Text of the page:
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On Recovering from a Trigger

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By the time I sat down to write this final version, I can confirm I have written 3 other renditions of this – all of which feel too personal and too graphic to post. But, I am determined to memorialise this moment and write something, even if it makes no sense to anyone else. Because at the end of the day, the purpose of my writing was healing. Be it my own or that of others, the purpose was always to heal, and I would be doing myself an injustice if I didn’t allow myself a moment of healing through therapeutic writing.

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Earlier this week, I was faced with one of my biggest personal triggers at work. Though it appeared that I was the most collected and could be a first responder in the moment, I knew that I felt the way my blood ran cold, and the chill that ran up my spine, and how I dry heaved for hours afterwards. And yet, despite it all, I didn’t open up. Not to those who make me feel like I’m home, nor to the people who stepped in to support in the moment. And the thing is, it wasn’t because I didn’t want to feel. It was more because I didn’t know what to say. How do I even start? How do you casually say “so if I was a minute later, I would have been met with a body and not a person?” or “yeah, so I made jokes about how I’m a really uncool adult while the paramedics moved around us”? How do you say that without bringing a world of pain on people? How do you say that every minute of those two hours were triggering and you were transported back to your teens? How do you say that I know it’s the nature of my job to be in this situation, but it is terrifying every time?

And so, I did what I knew was right the next morning. I went round to thank all those who supported me as we responded to the situation the day before and expressed my gratitude for their tact and timely responses and the way we were all able to work in perfect sync. Once that was done, I went to see our in-house counsellor. For 45 minutes, I sat, I breathed, and I talked. For the very first time, the term ‘I’ featured heavily in this conversation and it was done so willingly. I talked about how each moment triggered me and how I knew that to be able to respond appropriately, I had to put the needs of the moment before my own. I talked about how my heightened sense of self-awareness often feels like a curse, but in this moment, it was a blessing through and through. I talked about how I related so well and was able to say the right things because I understood the story so intimately. Being able to talk freely was everything. For the first time, I wasn’t afraid of verbalising and naming the negative feelings, nor did I feel like I needed to squash any of what I was feeling and move on. For what felt like the first time in a long time, I felt like I could put things down somewhere and not have to pick it back up again before I left the space. I didn’t have to fluff the words or bubble wrap the edges. It was sharp, harsh, painful, and everything in between. But the skill of our glorious counsellor held it all without making me feel pressured.

I’ve seen different counsellors over the years, starting all the way back in 2012/2013, and with how poor my experiences have been, I had naturally sworn off of any form of therapy. Despite my friends asking me if I’ve considered therapy, I have struggled to tell them that it wasn’t something that I felt worked for me. But, it takes just one good egg to change the game. And my good egg has shown themselves and I am beyond grateful. It has given me the confidence to schedule regular sessions and be more willing to talk with those who can help me understand and stand with me as I swing open the doors I have bolted shut over the years. While I wish it had taken me less than 10 years to realise what kind of support I really need to thrive and grow into the person I know I can be, I am thankful that my heart is soft enough to cater to me now.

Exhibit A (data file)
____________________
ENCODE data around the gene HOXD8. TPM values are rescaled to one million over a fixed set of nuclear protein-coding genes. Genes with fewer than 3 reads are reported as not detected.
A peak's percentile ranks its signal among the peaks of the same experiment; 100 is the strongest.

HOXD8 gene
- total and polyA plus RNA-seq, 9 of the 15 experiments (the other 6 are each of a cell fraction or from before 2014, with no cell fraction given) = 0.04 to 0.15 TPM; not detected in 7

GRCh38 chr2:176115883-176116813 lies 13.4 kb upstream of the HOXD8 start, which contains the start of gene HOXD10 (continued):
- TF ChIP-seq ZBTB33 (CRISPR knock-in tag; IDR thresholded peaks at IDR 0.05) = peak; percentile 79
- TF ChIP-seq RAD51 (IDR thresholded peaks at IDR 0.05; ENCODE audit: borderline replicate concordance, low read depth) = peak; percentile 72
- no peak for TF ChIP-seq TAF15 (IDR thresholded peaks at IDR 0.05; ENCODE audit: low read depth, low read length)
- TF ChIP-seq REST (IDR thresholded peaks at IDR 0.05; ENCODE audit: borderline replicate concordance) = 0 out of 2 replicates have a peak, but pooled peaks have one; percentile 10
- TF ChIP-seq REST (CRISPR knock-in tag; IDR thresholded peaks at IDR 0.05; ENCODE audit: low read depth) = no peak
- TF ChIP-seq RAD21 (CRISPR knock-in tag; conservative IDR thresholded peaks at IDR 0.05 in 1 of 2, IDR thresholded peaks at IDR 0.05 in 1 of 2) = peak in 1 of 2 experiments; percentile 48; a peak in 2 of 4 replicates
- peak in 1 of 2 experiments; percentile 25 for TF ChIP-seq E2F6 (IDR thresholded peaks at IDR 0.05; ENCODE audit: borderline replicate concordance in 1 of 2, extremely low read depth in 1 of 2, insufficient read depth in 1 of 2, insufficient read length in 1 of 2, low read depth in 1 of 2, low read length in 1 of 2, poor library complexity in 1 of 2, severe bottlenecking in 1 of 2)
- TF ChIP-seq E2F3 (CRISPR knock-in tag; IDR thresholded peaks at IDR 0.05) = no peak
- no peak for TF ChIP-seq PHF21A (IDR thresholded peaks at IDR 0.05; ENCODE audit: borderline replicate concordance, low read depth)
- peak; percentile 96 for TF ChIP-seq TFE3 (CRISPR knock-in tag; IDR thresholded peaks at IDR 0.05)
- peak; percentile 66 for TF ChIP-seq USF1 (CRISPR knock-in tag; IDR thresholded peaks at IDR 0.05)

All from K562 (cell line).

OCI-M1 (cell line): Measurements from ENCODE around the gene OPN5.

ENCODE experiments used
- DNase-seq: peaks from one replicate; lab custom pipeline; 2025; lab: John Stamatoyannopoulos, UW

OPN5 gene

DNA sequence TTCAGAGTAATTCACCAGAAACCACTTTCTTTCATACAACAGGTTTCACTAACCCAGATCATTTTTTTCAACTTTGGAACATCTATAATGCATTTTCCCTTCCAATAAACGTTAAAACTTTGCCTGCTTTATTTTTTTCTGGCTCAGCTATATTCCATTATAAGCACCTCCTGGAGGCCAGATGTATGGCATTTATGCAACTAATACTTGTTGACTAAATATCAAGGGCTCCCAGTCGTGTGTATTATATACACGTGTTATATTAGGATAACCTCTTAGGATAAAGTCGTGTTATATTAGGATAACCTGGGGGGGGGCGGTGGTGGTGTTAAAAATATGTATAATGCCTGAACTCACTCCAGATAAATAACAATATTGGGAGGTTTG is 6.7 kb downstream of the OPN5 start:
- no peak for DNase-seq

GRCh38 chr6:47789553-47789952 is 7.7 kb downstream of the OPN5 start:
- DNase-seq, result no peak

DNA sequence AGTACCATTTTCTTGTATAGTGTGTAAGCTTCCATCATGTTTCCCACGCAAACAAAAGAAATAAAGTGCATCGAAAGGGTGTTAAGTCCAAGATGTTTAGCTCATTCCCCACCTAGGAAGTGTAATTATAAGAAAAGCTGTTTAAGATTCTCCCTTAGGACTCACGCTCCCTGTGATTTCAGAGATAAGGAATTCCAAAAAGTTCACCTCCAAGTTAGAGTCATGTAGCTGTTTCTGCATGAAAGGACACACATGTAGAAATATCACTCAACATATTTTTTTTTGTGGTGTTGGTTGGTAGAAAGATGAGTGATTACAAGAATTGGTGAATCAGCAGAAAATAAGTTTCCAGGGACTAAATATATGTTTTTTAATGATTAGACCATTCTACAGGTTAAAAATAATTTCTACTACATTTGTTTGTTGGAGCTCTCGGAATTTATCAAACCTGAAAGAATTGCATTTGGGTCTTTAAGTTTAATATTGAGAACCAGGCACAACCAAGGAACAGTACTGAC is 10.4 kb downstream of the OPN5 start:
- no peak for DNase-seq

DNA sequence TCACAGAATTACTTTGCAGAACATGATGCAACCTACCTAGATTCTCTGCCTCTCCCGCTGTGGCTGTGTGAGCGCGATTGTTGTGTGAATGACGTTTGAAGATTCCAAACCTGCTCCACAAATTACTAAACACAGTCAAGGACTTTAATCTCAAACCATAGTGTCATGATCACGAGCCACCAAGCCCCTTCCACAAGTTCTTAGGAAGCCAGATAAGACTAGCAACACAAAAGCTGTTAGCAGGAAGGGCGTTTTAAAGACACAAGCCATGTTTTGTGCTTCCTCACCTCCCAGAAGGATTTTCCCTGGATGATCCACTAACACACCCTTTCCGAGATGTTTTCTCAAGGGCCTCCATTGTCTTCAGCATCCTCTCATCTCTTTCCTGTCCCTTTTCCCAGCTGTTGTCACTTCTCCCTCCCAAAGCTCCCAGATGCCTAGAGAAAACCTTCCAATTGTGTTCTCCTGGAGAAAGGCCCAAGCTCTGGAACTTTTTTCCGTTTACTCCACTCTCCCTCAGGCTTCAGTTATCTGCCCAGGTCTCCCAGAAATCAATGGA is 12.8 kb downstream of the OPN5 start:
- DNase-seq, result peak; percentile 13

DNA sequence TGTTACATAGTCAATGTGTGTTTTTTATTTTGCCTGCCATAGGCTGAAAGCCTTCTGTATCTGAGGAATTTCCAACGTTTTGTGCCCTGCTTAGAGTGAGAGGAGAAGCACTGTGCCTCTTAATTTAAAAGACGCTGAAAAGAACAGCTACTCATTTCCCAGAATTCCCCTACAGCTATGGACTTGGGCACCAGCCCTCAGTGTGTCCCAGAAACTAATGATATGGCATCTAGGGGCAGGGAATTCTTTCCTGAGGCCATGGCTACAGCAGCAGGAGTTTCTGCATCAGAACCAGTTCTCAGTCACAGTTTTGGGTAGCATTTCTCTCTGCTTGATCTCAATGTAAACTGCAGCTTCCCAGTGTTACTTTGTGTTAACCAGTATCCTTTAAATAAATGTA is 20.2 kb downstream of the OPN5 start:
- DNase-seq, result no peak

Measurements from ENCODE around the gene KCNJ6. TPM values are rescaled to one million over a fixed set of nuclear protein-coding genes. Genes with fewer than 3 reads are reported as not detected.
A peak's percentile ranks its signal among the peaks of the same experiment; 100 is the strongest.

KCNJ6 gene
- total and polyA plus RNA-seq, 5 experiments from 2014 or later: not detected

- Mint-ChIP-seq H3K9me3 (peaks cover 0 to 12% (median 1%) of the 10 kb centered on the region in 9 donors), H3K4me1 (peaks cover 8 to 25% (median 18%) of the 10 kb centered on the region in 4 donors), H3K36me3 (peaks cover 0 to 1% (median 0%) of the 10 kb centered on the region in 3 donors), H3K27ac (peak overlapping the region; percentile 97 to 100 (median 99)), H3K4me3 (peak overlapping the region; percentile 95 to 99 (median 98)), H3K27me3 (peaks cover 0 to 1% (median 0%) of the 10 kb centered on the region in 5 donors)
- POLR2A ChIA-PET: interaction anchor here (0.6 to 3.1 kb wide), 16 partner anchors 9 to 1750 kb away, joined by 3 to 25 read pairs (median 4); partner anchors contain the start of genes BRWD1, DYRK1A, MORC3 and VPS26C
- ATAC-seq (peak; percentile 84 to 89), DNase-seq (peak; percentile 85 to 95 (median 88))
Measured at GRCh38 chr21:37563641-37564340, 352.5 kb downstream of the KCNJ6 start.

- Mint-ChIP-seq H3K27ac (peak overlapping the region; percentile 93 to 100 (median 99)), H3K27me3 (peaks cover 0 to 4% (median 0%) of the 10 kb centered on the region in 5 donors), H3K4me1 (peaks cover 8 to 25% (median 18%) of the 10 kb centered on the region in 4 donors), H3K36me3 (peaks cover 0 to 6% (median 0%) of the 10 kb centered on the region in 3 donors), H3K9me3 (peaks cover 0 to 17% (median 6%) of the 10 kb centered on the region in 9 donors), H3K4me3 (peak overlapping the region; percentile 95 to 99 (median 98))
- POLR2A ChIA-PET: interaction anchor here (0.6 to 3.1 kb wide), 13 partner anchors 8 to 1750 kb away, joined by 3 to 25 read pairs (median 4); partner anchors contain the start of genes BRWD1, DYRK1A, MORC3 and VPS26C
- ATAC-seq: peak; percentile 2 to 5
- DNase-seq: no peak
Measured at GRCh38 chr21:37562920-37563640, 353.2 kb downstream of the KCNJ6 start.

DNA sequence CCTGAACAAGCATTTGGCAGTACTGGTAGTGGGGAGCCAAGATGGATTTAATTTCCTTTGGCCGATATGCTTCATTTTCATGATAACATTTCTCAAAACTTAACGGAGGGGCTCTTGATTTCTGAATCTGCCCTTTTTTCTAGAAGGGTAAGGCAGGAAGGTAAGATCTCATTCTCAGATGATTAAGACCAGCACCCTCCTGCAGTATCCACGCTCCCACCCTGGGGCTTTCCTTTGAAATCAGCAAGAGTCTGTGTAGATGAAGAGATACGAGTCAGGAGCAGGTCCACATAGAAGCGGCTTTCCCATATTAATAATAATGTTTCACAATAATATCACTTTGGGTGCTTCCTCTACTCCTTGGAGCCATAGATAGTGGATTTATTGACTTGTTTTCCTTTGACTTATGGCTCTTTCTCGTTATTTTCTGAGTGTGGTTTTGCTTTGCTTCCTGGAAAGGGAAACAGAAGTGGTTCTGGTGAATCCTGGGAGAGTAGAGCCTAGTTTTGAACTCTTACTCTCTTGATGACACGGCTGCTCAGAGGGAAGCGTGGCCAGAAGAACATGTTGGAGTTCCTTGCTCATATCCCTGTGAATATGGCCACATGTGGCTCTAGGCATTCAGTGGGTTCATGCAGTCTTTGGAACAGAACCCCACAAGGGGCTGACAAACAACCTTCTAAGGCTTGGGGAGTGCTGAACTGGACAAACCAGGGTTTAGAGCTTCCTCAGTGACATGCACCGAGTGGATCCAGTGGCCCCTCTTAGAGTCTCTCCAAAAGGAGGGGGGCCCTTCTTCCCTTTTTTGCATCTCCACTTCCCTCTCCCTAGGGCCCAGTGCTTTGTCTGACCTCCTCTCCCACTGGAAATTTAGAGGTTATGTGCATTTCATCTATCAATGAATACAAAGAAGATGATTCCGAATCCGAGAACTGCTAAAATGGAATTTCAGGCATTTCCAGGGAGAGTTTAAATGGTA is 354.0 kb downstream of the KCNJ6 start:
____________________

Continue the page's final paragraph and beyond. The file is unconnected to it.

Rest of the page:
I know this post was entirely for me to memorialise this moment and acknowledge this step for myself, but in the same breath, I hope that you will be able to take away something for yourself. I hope that even if none of this post made sense to you, you will still understand that despite our journeys being so different, the thing you need for yourself will present itself to you when you are ready to accept it. And for those who believe in a Higher Power, take heart in the fact that when He wants to show you the way, all the doors you need will open themselves up for you.

Your journey is yours, and so is your healing. Do not allow others to place a timestamp on your progress. It might not happen today, nor tomorrow. Heck, it might not even happen in the next 10 years. But, it will happen. You will wake up one morning and you will be breathing a little differently because your heart is lighter and your body is not working as hard to survive. You will simply be living, and that will be everything.

For when you want to reach out to someone but don’t know how or where to go, the Student Union at King’s College London have created a handy document for those of us in the UK – please click here to view.

Sending love and light your way, always, in all ways.

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Ayesha Khanom

Sometimes a teacher, sometimes a student, but mostly caffeinated. This blog is a terrible attempt at writing out my thoughts - think of it as the 'comments, complaints, and suggestions' section of my brain. Nevertheless, I hope that some of these words will find a place in your heart and will stay with you even when I do not. If you'd like to get in touch, send me a message on Instagram or leave a comment on one of these posts and I'll get back to you at the best possible time.

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